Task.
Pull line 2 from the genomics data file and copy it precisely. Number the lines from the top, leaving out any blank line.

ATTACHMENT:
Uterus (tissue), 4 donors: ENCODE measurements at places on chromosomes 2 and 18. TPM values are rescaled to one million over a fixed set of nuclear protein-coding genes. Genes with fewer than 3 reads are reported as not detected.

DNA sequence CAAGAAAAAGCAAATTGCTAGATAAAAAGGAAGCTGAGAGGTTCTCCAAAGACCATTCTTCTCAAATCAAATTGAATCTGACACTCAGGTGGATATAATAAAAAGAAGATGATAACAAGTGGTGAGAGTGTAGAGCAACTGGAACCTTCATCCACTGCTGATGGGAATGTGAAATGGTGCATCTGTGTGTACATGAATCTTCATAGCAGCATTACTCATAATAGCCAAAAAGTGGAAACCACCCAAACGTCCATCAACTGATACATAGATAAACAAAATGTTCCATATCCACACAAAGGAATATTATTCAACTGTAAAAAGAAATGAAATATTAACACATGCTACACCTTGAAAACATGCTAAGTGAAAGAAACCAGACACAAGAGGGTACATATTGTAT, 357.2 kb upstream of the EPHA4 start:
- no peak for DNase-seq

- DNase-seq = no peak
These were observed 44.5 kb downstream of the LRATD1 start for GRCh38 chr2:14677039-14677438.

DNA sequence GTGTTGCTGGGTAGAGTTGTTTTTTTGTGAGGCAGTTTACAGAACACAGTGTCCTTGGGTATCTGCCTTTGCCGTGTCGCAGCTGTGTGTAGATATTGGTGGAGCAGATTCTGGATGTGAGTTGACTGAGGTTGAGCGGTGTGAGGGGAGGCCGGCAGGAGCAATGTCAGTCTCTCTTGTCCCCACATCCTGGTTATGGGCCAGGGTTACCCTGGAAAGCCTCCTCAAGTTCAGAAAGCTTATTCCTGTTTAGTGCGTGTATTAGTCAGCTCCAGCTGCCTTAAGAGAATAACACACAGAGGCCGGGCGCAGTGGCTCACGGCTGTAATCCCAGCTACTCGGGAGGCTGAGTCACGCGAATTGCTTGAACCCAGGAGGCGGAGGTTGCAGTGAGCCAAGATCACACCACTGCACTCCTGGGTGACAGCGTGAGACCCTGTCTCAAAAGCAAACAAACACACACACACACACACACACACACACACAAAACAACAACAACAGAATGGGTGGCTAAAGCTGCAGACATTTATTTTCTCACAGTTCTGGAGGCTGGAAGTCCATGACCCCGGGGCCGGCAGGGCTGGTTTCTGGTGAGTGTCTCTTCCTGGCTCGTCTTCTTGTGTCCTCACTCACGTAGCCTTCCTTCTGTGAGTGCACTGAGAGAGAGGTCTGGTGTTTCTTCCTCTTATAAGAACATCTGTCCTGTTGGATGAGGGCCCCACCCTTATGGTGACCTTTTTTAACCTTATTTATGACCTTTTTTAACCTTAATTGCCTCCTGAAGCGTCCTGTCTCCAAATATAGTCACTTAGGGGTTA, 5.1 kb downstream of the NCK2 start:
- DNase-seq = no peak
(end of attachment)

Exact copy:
DNA sequence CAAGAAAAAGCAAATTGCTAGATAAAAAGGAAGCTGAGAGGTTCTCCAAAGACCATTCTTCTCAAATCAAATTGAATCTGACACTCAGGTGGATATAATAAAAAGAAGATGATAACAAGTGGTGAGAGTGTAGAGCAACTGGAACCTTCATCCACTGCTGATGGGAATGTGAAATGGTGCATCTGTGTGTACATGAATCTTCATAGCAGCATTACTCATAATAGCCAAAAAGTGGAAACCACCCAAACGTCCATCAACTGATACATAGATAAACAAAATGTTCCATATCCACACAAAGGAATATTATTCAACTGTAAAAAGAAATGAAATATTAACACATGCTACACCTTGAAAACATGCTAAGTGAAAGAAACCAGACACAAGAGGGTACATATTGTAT, 357.2 kb upstream of the EPHA4 start: